Today, I returned to Japan Society (where I saw Blind Woman’s Curse) to enjoy another retrospective. This time, rather than featuring the films of a single actor, the programmers chose to celebrate The Land of the Rising Sun’s hardworking special effects wizards with a slate of super obscure sci-fi flicks from the Golden Age of Japanese cinema.
First up was Invisible Man. I’ve always been fascinated by Japanese reinterpretations of Western literature, from Kurosawa’s borderline obsession with Shakespeare (Throne of Blood, Ran) to Hiroshi Inagaki’s surprisingly faithful adaptation of Cyrano de Bergerac (Samurai Saga), and while this Toho production borrows little more than the title from H.G. Wells’ classic novella, it’s still an intriguing piece of postwar pulp fiction in its own right. This version of the tale casts its eponymous character as a tragic “monster” to rival any of Universal’s horror icons: once a patriot who underwent an irreversible procedure to better serve his country as a spy, his unusual condition has left him incapable of fully reintegrating back into society. When his last surviving comrade commits suicide by stepping into traffic—his mangled, blood-soaked corpse slowly fading into existence before the eyes of stunned onlookers—the thought of some unseen menace lurking amongst the populace causes mass hysteria to sweep across Tokyo. The local thieves, mobsters, and murderers are only too happy to take advantage of the situation, forcing our reluctant hero to reemerge from his self-imposed isolation in order to clear his name. Although it carries that unmistakable B-movie stench (even at a lean 70 minutes, the narrative feels overstuffed with show-stopping musical numbers and scenes of pointless titillation), Invisible Man is ultimately salvaged by the legendary Eiji Tsuburaya’s inventive visual trickery and some legitimately compelling social commentary. It’s neither as fun nor as cheesy as something like Shochiku’s delightfully demented Goke, Body Snatcher from Hell, but I found it perfectly enjoyable.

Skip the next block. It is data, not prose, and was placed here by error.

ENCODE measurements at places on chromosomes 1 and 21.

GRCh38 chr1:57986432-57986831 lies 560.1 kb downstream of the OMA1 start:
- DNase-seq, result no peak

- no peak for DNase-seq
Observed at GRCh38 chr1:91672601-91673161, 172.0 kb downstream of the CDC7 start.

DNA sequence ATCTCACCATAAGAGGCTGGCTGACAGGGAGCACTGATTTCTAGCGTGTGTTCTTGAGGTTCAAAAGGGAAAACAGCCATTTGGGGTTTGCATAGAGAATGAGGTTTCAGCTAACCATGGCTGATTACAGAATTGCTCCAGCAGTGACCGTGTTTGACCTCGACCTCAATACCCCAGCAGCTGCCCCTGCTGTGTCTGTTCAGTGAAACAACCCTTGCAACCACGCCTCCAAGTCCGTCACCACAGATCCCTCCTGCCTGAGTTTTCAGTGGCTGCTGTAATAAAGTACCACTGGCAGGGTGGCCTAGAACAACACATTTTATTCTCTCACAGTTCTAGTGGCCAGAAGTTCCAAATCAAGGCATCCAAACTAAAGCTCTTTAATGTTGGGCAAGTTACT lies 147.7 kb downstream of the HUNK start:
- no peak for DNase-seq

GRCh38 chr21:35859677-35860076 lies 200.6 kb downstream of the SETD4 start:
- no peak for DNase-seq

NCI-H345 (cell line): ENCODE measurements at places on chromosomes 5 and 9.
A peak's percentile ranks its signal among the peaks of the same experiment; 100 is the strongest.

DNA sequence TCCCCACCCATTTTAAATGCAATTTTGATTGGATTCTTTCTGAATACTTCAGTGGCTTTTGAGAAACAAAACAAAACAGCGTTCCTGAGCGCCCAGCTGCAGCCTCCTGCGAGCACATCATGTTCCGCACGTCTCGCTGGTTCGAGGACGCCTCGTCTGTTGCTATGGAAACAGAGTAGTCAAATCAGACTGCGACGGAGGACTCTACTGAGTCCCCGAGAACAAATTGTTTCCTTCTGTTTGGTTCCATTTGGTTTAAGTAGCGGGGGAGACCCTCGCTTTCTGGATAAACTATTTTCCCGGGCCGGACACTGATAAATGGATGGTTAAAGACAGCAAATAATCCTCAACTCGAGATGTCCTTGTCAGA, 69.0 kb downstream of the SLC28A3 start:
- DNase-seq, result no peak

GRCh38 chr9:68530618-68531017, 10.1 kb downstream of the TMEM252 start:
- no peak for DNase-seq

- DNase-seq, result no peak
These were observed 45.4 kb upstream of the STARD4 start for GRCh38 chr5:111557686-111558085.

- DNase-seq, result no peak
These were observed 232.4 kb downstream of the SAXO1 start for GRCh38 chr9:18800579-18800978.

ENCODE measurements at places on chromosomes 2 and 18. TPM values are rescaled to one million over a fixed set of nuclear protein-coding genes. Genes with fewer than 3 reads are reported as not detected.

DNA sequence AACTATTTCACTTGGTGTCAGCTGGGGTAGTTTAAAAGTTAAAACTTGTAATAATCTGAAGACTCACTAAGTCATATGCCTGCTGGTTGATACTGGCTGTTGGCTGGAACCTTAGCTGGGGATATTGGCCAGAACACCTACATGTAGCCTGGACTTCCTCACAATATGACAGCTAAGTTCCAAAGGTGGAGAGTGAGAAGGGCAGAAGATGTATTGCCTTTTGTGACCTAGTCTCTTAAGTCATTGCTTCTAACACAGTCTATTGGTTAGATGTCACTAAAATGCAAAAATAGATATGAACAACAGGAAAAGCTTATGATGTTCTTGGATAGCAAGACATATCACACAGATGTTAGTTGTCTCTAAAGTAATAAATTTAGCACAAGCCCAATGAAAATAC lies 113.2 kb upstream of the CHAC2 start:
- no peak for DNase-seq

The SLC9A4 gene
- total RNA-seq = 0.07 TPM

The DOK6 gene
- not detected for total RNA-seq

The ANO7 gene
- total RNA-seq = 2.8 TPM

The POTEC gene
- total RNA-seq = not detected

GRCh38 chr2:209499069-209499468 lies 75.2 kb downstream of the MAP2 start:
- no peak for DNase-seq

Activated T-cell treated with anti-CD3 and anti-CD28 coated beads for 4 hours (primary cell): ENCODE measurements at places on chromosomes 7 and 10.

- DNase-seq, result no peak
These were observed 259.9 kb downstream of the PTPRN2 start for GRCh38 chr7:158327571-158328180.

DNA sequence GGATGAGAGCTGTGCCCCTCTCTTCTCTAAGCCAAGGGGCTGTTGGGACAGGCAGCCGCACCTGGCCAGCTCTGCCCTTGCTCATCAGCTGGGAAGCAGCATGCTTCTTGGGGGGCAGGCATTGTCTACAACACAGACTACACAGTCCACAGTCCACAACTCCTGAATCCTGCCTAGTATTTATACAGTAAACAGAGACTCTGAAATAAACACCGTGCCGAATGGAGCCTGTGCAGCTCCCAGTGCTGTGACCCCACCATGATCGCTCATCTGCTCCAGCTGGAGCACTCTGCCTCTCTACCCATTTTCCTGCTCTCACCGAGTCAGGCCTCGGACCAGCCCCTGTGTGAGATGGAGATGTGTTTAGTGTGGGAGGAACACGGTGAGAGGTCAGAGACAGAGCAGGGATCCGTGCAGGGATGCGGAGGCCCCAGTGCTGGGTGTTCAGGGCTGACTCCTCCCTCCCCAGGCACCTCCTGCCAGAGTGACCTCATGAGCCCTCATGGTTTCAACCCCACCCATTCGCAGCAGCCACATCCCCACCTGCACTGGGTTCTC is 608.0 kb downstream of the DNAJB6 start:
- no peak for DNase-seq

That said, judging by the audience’s reaction, the second feature, The Secret of the Telegian, was the clear winner of the evening, and I would have fewer reservations about recommending it to fellow Gamera and Ultraman fanatics. Leaving aside one brief excursion to a seedy cabaret (just in time to witness a lengthy song-and-dance routine), Telegian’s overall plot is far more focused and concise than Invisible Man’s. Four shady businessmen (and, as we later discover, former war criminals) receive ominous letters foretelling their violent deaths, right down to the exact minute. Despite the valiant efforts of the police department (and one tagalong reporter, who spends more time investigating the case than he does writing about it), the killer always manages to slip past every cordon and make short work of his target before vanishing into thin air, as though by supernatural means. If you immediately recognized The Joker’s modus operandi in that synopsis, then you’ll absolutely adore the film’s studio sets, which evoke the ‘60s Batman TV show (albeit retroactively: Adam West wouldn’t Batusi until about six years after Toho released Telegian): sterile, subterranean laboratories packed wall-to-wall with buzzing, clicking, and humming machinery covered in blinking lights, glowing vacuum tubes, and innumerable knobs and buttons and levers and dials. Tsuburaya embraces the classic mad scientist aesthetic, delivering one of the most visually impressive “matter transportation” effects I’ve ever seen on the big screen—especially when the process inevitably goes awry, with deliciously gruesome (but still G-rated) results.
All in all, I wouldn’t call either film a newfound favorite, but the very fact that their simple-yet-innovative special effects are able to transcend such flimsy stories and lackluster characters, even after all these decades, is a testament to Tsuburaya’s immeasurable talent (not that we needed more evidence; the man did co-create Godzilla). Thank you, Japan Society, for giving me the opportunity to experience these under-seen, under-appreciated treasures and time capsules. I’m definitely looking forward to next weekend’s double bill (Blue Christmas and Gamera 3: Revenge of Iris).
[Originally written April 1, 2017.]